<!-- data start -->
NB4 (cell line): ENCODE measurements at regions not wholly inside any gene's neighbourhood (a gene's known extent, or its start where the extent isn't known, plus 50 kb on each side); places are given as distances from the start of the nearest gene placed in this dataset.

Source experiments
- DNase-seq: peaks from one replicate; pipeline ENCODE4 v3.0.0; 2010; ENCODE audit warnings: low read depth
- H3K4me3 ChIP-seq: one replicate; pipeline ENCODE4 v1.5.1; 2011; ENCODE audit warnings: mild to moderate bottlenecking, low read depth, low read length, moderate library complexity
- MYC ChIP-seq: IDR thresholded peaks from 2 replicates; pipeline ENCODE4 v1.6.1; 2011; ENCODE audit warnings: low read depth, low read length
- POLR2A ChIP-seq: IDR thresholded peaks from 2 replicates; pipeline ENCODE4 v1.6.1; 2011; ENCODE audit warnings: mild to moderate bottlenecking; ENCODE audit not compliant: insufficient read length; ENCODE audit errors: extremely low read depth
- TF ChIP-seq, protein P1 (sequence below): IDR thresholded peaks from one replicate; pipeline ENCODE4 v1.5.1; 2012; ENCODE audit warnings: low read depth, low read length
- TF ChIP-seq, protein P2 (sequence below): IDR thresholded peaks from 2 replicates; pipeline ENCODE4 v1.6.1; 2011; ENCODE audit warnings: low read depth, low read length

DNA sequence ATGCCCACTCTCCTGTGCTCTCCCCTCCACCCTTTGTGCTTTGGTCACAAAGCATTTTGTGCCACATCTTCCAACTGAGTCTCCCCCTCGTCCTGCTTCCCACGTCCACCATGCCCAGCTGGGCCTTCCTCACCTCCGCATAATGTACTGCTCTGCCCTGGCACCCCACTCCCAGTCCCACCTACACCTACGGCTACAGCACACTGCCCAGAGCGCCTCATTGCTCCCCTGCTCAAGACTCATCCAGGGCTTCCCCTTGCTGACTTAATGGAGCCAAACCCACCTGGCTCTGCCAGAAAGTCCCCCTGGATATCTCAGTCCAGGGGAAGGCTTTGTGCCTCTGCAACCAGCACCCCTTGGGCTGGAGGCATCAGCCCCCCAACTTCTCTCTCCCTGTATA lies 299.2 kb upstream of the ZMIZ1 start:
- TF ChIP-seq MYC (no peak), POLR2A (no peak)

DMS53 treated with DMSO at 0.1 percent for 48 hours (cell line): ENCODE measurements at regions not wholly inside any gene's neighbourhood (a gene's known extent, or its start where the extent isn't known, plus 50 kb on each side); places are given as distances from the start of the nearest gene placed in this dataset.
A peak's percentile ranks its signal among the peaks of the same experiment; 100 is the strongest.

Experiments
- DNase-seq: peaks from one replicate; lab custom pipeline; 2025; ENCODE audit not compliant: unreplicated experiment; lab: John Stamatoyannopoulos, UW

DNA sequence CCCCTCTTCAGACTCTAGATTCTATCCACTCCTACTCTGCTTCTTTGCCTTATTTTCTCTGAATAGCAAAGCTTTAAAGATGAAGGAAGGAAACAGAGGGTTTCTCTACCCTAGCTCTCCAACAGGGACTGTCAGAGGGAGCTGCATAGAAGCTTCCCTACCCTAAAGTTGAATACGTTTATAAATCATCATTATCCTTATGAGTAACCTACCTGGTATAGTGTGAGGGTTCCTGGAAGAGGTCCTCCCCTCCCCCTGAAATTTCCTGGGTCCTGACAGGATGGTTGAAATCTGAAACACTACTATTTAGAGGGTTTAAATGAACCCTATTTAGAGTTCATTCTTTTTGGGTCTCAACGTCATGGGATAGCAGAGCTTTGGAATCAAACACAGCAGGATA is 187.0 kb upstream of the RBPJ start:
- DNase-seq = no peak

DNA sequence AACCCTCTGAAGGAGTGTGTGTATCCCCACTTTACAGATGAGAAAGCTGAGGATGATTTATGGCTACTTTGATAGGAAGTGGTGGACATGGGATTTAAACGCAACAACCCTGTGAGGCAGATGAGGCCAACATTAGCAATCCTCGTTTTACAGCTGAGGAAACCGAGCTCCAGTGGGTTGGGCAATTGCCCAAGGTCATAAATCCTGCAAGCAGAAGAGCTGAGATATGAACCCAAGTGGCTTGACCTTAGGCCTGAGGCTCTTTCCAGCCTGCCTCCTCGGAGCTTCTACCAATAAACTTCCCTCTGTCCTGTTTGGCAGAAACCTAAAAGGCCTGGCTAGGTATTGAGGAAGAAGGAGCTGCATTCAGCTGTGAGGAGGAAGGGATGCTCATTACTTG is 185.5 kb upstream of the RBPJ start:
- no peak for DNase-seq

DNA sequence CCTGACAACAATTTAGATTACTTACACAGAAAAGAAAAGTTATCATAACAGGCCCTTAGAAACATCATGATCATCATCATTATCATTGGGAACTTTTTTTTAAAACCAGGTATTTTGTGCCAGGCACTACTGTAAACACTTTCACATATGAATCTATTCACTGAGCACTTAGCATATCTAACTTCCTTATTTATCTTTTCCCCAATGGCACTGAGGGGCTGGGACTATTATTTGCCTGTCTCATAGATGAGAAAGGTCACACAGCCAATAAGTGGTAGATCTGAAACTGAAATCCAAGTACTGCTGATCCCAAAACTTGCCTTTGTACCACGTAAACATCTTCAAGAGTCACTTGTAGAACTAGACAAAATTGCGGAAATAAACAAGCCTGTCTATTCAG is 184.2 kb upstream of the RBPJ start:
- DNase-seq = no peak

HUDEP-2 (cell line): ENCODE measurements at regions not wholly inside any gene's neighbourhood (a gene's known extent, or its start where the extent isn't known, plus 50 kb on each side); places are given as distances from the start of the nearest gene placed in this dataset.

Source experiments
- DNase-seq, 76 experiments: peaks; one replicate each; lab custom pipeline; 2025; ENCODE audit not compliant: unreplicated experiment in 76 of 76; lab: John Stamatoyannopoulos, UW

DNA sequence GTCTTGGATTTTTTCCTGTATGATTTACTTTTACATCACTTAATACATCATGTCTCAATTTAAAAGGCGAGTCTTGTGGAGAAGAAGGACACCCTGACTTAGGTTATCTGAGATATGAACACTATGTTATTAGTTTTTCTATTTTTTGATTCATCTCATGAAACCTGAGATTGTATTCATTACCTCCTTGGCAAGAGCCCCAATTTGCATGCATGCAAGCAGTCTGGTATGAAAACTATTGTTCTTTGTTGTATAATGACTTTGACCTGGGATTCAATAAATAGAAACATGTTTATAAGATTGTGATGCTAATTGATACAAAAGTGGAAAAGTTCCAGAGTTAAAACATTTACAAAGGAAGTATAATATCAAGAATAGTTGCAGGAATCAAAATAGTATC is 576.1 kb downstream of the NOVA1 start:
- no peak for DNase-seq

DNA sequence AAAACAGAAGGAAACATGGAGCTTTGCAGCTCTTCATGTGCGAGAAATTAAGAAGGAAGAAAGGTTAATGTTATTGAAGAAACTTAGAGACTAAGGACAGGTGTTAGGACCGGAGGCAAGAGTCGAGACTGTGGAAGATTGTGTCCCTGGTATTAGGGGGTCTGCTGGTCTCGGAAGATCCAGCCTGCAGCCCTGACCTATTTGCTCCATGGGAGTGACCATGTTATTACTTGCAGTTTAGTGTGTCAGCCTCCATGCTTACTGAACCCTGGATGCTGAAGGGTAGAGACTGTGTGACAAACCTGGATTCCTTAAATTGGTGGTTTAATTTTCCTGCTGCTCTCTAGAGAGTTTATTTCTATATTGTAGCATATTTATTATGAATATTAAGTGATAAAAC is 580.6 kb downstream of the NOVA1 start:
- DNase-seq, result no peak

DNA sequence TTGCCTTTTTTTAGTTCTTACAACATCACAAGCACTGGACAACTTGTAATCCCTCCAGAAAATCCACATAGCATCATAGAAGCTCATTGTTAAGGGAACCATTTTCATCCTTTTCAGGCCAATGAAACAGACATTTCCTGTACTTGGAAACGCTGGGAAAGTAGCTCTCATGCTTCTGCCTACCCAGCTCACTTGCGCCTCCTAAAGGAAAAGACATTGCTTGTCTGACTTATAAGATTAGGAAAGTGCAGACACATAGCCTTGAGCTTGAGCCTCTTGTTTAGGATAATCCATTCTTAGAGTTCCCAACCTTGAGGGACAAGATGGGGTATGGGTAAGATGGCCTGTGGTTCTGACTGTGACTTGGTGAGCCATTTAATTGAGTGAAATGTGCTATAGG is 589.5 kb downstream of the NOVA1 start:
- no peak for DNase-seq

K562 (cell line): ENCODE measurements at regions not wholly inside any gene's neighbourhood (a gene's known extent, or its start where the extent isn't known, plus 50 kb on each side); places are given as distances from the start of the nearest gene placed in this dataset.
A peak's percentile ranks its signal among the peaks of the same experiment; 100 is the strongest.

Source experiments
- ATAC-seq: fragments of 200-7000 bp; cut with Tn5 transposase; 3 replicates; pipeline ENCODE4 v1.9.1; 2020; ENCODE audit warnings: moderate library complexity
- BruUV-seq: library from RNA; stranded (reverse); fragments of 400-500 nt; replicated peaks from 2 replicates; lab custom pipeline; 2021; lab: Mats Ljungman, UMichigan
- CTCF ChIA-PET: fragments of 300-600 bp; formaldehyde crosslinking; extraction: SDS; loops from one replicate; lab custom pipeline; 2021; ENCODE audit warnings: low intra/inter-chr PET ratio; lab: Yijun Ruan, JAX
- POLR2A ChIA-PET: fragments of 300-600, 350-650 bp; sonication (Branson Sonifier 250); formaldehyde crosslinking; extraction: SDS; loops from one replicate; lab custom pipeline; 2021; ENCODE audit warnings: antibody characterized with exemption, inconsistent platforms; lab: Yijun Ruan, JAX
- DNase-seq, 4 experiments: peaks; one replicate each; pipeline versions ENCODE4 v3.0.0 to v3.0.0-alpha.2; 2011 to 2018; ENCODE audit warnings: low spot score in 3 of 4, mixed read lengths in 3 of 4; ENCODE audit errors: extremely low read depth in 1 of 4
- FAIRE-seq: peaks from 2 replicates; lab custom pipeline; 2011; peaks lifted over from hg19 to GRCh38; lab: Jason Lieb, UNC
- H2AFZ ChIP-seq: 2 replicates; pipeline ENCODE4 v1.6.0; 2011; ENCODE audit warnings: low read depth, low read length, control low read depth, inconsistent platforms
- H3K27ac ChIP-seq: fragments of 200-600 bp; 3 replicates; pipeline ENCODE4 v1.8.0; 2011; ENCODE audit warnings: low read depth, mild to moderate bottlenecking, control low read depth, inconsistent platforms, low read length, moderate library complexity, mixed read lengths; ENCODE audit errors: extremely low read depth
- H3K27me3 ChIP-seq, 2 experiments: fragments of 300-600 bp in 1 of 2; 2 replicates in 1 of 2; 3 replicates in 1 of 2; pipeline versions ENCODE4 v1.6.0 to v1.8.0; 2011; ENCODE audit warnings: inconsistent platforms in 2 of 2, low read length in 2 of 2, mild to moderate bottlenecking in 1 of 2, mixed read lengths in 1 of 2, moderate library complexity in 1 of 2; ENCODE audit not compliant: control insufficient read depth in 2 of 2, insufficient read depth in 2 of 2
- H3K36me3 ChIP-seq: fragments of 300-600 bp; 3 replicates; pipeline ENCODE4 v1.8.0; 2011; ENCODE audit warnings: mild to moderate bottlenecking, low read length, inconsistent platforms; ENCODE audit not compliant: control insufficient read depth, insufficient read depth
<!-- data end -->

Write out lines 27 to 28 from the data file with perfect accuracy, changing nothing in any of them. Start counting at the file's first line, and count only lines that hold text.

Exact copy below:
- DNase-seq, result no peak

DNA sequence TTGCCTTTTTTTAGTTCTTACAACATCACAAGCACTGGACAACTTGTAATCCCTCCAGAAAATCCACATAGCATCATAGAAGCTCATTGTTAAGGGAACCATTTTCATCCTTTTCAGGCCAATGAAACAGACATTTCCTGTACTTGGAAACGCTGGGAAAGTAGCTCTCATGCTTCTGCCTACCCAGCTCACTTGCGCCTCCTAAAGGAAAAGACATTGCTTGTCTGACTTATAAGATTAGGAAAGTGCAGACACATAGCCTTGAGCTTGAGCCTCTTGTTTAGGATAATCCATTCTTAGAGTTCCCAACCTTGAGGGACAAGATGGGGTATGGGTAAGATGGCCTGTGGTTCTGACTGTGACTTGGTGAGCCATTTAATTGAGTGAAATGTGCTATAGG is 589.5 kb downstream of the NOVA1 start: